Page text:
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From American Archaeology Magazine

This map was drawn in 1602 by a Wichita Indian who was captured by the Spanish. The circular figures represent native settlements. Etzanoa is depicted by two circles with a diagonal line between them at the top center of the map.Image Credit: General Archives of Maps and Plans, Mexico City

Searching For Etzanoa

Spring 2016: By David Malakoff. In the early summer of 1601, Juan de Oñate, a conquistador who helped establish the Spanish colony of New Mexico, set off on a search to find Quivira, a fabled...
A Cahokia leader (center) greets the rising sun on top of Monks Mound with his priests and attendants around him in this artistic depiction of religious activities. Art by Michael Hampshire.

Religion And The Rise Of Cahokia

Spring 2016: By Alexandra Witze. Some 12 miles east of St. Louis in the midst of Looking Glass Prairie stands a ridge the height of a four-story building. Known as Emerald, it is a natural...
Archaeologists Steve Copeland and Caitlin Sommer document features on the floor of the great kiva.

Searching For The Origins Of Pueblo Culture

Spring 2015: Searching For The Origins Of Pueblo Culture By Tamara Stewart. Dirt flies as archaeologists Caitlin Sommer and Steve Copeland, along with many volunteers, search for the hearth in the Dillard site’s great kiva. Since...
Getting ready for the final photos of the excavation pit at the Paleo through Archaic period Wakulla Springs Lodge site.

Sneak Peak: 15,000 Year-Old Pre-Clovis at Wakulla Springs

Fall 2018 Sneak Peek By Tamara Jager Stewart. 15,000 Year-Old Pre-Clovis Sites Cluster at Wakulla Springs, Florida         Are These Evidence of Mastodon Kill Sites? Great to see old friend and Paleo-Indian archaeologist Dr. Andy Hemmings as I...
This illustration of numerous shell mounds at the Turner River Shellworks site in Ten Thousand Islands, Florida, is based on archaeological evidence.Credit: MARTIN PATE, COURTESY MARGO SCHWADRON, NPS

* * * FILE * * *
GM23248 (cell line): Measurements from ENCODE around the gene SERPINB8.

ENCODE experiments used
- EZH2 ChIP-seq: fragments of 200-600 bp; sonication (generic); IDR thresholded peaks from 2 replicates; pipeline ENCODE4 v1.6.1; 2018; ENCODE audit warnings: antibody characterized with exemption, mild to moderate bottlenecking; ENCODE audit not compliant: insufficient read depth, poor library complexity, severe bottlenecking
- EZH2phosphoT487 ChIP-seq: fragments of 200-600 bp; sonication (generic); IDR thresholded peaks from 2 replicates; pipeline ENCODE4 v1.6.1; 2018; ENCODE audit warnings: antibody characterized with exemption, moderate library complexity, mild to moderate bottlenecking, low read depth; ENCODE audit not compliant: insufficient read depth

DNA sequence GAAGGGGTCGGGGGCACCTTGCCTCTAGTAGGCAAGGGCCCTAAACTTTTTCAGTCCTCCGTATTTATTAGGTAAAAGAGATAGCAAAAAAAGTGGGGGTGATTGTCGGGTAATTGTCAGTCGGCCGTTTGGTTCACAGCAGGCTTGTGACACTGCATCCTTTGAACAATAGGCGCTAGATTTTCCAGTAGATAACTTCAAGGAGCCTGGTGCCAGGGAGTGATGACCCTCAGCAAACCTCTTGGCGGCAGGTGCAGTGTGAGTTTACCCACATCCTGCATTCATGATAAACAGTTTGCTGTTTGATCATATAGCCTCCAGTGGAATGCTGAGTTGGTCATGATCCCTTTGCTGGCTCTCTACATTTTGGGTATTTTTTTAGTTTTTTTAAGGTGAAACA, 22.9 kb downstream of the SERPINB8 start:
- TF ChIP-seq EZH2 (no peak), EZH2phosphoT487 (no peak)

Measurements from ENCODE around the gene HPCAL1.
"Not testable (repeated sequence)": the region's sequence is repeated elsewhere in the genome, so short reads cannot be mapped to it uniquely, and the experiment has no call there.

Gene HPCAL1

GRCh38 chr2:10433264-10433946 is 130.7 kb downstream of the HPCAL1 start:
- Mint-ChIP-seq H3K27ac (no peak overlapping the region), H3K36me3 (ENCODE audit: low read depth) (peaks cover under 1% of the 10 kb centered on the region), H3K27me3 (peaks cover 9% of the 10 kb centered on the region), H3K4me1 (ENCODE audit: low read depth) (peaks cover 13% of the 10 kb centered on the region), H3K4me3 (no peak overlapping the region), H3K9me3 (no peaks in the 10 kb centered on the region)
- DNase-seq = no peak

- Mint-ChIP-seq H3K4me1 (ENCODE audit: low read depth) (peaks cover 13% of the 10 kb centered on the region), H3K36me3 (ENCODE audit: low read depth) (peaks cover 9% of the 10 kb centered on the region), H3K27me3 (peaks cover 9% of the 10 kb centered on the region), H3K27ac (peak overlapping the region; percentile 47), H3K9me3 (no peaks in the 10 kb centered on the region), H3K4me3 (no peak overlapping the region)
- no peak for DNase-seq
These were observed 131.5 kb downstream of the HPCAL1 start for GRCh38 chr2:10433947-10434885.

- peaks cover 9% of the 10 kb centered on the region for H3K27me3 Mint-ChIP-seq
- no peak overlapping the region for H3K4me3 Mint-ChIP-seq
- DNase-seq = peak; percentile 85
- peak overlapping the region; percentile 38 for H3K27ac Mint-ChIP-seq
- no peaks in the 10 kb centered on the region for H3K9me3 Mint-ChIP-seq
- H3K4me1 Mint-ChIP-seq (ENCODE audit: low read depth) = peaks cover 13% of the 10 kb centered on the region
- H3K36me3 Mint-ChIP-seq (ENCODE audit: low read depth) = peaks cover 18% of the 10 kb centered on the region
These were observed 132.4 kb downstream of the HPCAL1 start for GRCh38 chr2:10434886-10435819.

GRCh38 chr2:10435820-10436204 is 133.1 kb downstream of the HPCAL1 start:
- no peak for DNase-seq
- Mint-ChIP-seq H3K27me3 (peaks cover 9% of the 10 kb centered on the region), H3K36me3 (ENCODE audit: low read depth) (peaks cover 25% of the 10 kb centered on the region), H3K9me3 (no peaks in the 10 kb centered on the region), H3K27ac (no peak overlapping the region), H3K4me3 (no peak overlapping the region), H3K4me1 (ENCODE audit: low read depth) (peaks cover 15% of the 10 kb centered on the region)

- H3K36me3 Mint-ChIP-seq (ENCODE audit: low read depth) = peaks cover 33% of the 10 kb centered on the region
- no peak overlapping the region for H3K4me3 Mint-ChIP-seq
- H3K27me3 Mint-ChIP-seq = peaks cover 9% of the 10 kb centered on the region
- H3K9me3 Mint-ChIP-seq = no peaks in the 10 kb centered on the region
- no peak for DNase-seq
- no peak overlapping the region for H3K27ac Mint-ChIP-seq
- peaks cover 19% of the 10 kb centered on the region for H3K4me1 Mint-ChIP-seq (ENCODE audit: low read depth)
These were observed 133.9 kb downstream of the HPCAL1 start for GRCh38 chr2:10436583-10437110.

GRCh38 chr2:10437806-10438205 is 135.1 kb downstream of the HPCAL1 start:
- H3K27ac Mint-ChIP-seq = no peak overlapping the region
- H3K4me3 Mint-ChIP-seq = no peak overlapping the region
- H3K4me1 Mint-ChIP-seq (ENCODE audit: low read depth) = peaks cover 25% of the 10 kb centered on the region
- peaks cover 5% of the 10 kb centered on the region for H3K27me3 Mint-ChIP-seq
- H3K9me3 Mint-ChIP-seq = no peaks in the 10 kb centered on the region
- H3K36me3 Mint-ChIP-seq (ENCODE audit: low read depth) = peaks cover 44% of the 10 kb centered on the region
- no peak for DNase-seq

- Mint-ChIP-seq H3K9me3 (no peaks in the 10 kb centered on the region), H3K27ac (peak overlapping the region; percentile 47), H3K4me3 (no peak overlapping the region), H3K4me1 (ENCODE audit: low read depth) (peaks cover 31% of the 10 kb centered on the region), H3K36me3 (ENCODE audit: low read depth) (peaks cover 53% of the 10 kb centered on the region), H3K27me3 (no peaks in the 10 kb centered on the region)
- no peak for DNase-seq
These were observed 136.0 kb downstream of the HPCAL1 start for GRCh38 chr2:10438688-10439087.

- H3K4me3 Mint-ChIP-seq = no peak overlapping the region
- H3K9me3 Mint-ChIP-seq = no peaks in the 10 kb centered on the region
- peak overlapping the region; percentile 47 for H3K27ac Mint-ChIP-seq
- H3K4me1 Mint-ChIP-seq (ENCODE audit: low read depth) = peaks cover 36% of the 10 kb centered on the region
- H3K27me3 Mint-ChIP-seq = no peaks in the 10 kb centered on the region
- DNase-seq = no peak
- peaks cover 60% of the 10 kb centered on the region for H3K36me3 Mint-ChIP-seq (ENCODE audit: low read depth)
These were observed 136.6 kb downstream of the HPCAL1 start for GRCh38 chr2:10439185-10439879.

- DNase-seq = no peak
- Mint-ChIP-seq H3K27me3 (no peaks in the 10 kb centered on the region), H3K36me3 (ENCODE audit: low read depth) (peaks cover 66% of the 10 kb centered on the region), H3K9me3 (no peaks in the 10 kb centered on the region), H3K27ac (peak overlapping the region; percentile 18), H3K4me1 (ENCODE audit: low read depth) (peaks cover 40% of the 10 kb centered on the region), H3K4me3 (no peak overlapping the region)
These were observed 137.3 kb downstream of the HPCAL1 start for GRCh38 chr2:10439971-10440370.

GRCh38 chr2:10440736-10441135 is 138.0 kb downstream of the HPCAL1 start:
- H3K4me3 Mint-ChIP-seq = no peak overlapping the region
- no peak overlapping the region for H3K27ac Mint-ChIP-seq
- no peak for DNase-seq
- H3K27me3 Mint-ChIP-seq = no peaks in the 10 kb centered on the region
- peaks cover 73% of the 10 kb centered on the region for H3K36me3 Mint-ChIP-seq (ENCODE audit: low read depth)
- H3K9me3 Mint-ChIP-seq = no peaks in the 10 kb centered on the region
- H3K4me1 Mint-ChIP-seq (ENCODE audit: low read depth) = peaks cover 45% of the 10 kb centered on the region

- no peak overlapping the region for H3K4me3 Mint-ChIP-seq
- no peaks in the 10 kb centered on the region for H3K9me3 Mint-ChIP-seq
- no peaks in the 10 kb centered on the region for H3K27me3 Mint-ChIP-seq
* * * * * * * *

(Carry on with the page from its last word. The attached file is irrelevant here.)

Rethinking Shell Middens

Summer 2018: By David Malakoff In the fall of 2005, Hurricane Wilma, a powerful storm packing 120-mile-an-hour winds, smashed into the Ten Thousand Islands, a fifty-mile-long maze of mangrove-ringed islets on the Florida’s southwestern coast....
This portrait painted in 1710 shows the extensively tattooed Mohawk leader Sa Ga Yeath Qua Pleth Tow. Credit: Mezzotint by John Simon, after painting by John Verlest

Discovering The Archaeology Of Tattooing

Spring 2018: By Gayle Keck. In old Western movies, Indians were invariably depicted galloping into the scene whooping and streaked with war paint. At least one aspect of that cliché is true. Native Americans did...
An artist’s depiction of the Hohokam gathered at one of their ballcourts. Credit: Artwork by Rob Ciaccio, Courtesy Archaeology Southwest.

The Mystery Of Hohokam Ballcourts

Spring 2018: By Alexandra Witze. From the Olmec to the Maya to the Aztec, ballgames were one of the defining activities of Mesoamerican cultures. Beginning some time before 1200 B.C., competitors kicked and whacked rubber...
By around 1680, African American Maroons established communities on islands in the swamp. The woman pictured here is fashioning a tool while keeping an eye on her children. Credit: Carolyn Arcabascio

Life In The Great Dismal Swamp

Spring 2017: By David Malakoff. “I sometimes ask myself why I didn’t do one of those projects where the dig is right next to the parking lot.” Archaeologist Becca Peixotto wasn’t complaining, but she sounded...
Objects from the Carroll House cache included shell discs, straight pins, buttons, two pierced coins, a tiny faceted glass bead, a smooth black stone, and large rock crystals. The collection was covered with an overturned pearlware bowl. Archaeology in Annapolis/ University of Maryland

Unearthing Magic of Slaves and Immigrants

Summer 2015: By Julian Smith In the late 17th century, Annapolis enjoyed a thriving economy as the capital of the Maryland colony. An average of at least 300 slaves were brought in every year between 1695...
Cliff Palace is the largest alcove habitation in Mesa Verde National Park. One of its 23 kivas has a beam that was dated to a.d. 1280, marking it as one of the last sites in the region to be abandoned.

Grappling With A Great Mystery

Summer 2015: By David Malakoff It had seemed like a good idea at the time. In the spring of A.D. 1250, you and your new spouse decided to move away from the hamlet where you were...